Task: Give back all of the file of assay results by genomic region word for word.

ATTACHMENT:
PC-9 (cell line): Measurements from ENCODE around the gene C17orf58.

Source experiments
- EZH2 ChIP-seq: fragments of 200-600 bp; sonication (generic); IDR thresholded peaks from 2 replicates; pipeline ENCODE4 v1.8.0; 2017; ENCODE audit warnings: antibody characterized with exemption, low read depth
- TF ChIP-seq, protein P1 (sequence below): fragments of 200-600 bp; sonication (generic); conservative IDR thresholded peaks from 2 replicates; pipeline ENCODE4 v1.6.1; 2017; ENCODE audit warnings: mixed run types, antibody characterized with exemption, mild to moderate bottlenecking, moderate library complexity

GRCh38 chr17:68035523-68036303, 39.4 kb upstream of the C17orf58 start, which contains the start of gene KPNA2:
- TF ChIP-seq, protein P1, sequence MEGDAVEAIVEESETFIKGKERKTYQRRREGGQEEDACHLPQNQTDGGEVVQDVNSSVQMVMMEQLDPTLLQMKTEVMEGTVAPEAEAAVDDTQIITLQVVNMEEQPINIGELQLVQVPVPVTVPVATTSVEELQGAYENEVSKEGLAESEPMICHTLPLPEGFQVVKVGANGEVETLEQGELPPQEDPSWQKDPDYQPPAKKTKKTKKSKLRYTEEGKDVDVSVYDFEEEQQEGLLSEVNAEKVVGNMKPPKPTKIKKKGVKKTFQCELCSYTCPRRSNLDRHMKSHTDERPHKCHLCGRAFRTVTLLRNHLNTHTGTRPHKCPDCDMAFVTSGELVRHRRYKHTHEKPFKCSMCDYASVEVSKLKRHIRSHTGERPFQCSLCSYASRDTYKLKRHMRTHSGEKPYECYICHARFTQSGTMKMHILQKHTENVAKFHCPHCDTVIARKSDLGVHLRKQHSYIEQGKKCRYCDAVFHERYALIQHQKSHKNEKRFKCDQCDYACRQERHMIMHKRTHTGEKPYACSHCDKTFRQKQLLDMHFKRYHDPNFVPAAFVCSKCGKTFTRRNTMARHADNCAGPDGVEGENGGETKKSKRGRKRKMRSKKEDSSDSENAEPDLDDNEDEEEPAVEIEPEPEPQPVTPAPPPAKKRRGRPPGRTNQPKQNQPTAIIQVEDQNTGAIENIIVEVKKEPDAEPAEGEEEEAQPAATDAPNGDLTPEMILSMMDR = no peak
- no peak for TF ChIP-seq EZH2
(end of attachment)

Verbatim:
PC-9 (cell line): Measurements from ENCODE around the gene C17orf58.

Source experiments
- EZH2 ChIP-seq: fragments of 200-600 bp; sonication (generic); IDR thresholded peaks from 2 replicates; pipeline ENCODE4 v1.8.0; 2017; ENCODE audit warnings: antibody characterized with exemption, low read depth
- TF ChIP-seq, protein P1 (sequence below): fragments of 200-600 bp; sonication (generic); conservative IDR thresholded peaks from 2 replicates; pipeline ENCODE4 v1.6.1; 2017; ENCODE audit warnings: mixed run types, antibody characterized with exemption, mild to moderate bottlenecking, moderate library complexity

GRCh38 chr17:68035523-68036303, 39.4 kb upstream of the C17orf58 start, which contains the start of gene KPNA2:
- TF ChIP-seq, protein P1, sequence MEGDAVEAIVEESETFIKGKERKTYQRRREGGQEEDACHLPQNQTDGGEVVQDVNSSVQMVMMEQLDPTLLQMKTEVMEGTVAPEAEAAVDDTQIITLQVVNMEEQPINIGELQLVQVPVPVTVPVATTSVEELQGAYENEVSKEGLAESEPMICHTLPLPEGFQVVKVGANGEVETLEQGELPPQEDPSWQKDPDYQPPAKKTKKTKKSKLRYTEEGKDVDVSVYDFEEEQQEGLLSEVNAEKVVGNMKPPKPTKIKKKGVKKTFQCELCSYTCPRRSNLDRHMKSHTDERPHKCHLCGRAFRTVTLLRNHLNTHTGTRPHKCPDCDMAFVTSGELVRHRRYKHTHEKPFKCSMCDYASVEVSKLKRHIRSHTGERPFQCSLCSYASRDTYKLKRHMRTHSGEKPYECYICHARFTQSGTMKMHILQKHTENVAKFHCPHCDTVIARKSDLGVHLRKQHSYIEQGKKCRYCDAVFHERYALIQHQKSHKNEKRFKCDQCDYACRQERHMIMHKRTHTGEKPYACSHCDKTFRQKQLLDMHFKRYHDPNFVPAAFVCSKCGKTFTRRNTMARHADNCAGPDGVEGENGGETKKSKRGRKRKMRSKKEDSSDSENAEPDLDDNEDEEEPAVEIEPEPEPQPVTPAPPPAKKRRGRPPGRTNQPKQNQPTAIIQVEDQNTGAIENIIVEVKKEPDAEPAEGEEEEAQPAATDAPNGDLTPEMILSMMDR = no peak
- no peak for TF ChIP-seq EZH2